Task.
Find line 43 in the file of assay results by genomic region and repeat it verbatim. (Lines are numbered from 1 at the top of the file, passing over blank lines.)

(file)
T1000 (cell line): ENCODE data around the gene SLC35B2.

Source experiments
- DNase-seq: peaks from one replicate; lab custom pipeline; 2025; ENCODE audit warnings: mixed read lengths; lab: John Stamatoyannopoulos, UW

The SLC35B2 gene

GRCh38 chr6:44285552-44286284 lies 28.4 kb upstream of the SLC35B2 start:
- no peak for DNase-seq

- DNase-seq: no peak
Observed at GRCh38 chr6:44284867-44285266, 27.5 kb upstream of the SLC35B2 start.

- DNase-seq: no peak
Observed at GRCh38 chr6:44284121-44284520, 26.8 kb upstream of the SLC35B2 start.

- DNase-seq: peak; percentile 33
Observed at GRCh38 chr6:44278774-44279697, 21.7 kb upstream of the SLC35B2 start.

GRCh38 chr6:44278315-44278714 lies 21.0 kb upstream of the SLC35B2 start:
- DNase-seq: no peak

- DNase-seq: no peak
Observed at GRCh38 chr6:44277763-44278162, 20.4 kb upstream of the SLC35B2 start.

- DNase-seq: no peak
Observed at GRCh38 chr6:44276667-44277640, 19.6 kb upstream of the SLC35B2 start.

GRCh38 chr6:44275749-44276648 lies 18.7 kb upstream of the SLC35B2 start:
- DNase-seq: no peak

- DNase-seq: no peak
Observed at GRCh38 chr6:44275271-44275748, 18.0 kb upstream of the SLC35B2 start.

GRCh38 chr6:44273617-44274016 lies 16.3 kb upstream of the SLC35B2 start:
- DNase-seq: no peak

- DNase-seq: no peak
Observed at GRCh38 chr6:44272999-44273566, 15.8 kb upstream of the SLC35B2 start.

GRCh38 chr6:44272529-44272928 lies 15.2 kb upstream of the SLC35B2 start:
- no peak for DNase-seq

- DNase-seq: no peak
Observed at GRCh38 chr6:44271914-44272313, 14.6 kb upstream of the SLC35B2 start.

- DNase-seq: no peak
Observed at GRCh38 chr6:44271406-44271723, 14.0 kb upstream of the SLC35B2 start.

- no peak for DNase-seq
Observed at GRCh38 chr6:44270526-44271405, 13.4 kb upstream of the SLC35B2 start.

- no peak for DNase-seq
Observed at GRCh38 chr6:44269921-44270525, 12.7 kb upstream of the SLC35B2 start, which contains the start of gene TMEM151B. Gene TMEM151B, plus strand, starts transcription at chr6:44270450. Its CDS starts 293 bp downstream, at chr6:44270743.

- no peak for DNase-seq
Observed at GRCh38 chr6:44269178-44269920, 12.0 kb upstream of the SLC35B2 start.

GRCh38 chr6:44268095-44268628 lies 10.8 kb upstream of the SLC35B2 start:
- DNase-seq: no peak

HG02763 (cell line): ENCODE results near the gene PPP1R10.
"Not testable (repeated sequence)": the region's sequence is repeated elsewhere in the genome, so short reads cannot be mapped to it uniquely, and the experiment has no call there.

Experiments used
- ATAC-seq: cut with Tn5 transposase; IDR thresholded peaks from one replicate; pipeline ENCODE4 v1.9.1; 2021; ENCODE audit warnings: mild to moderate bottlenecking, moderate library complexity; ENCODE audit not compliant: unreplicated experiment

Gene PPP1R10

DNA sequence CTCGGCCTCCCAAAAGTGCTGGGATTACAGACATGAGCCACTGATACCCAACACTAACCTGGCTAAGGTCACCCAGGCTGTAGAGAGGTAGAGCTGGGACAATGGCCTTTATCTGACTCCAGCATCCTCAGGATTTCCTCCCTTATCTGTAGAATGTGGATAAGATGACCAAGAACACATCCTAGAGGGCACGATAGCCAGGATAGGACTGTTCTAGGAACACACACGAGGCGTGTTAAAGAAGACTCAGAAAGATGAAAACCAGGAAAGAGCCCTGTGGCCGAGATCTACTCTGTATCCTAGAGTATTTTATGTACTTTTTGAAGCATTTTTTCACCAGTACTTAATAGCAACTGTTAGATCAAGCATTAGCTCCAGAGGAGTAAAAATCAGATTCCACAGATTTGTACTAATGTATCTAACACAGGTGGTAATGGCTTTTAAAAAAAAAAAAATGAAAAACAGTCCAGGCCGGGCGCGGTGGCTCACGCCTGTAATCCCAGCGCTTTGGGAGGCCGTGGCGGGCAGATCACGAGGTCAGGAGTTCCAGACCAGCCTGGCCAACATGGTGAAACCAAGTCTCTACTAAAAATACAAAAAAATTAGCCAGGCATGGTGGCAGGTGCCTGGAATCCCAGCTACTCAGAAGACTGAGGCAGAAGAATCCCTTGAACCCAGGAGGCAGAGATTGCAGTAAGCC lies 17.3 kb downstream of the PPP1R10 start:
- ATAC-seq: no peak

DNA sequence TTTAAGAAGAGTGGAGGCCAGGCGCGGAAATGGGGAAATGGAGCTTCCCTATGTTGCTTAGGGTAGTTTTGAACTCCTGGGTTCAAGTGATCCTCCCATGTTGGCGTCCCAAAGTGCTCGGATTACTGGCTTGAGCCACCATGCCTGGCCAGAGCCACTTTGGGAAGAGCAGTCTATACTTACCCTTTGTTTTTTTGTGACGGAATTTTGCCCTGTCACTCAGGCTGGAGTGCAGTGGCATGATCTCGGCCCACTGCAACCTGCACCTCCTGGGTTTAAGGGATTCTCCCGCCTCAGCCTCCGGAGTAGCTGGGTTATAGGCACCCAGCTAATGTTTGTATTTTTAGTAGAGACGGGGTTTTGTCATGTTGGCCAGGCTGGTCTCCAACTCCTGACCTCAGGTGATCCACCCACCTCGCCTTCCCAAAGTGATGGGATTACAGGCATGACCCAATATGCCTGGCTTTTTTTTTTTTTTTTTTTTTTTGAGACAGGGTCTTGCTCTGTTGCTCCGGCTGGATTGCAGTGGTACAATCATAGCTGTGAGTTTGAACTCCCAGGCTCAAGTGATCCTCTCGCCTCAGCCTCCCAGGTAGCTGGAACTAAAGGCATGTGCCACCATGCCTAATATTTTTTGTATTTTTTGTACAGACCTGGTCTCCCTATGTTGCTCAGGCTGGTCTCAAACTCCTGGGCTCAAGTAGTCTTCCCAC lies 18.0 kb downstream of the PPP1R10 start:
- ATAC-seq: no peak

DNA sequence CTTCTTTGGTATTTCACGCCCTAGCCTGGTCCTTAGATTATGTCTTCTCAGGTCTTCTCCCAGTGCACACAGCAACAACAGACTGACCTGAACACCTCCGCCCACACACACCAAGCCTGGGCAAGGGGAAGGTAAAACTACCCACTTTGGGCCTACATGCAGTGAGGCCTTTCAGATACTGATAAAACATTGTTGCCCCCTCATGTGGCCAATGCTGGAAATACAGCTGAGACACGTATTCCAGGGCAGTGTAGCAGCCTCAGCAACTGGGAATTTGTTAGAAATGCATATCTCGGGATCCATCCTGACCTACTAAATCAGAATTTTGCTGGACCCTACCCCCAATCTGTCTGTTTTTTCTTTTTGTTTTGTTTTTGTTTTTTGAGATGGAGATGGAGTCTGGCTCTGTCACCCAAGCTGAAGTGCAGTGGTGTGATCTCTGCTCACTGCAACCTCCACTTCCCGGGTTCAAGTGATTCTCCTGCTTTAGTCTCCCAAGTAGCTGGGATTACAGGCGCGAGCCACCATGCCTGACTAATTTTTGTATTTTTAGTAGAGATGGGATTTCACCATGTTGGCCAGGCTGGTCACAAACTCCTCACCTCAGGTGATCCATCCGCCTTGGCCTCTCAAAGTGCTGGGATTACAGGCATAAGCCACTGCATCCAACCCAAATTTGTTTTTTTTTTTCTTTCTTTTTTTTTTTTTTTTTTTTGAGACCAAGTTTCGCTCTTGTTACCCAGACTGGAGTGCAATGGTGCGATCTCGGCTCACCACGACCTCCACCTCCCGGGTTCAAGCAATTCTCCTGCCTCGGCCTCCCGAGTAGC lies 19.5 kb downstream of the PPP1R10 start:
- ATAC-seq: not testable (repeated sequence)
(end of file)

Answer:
Experiments used